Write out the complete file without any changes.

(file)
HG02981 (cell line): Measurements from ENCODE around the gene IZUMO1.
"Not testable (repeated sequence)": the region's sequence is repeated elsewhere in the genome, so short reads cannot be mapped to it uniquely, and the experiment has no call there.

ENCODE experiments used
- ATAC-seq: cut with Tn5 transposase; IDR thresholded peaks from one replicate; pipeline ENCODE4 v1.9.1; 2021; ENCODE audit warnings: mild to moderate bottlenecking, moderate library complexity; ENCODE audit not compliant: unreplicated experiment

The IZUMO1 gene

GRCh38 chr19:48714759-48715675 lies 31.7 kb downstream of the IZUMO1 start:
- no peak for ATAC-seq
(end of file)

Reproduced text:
HG02981 (cell line): Measurements from ENCODE around the gene IZUMO1.
"Not testable (repeated sequence)": the region's sequence is repeated elsewhere in the genome, so short reads cannot be mapped to it uniquely, and the experiment has no call there.

ENCODE experiments used
- ATAC-seq: cut with Tn5 transposase; IDR thresholded peaks from one replicate; pipeline ENCODE4 v1.9.1; 2021; ENCODE audit warnings: mild to moderate bottlenecking, moderate library complexity; ENCODE audit not compliant: unreplicated experiment

The IZUMO1 gene

GRCh38 chr19:48714759-48715675 lies 31.7 kb downstream of the IZUMO1 start:
- no peak for ATAC-seq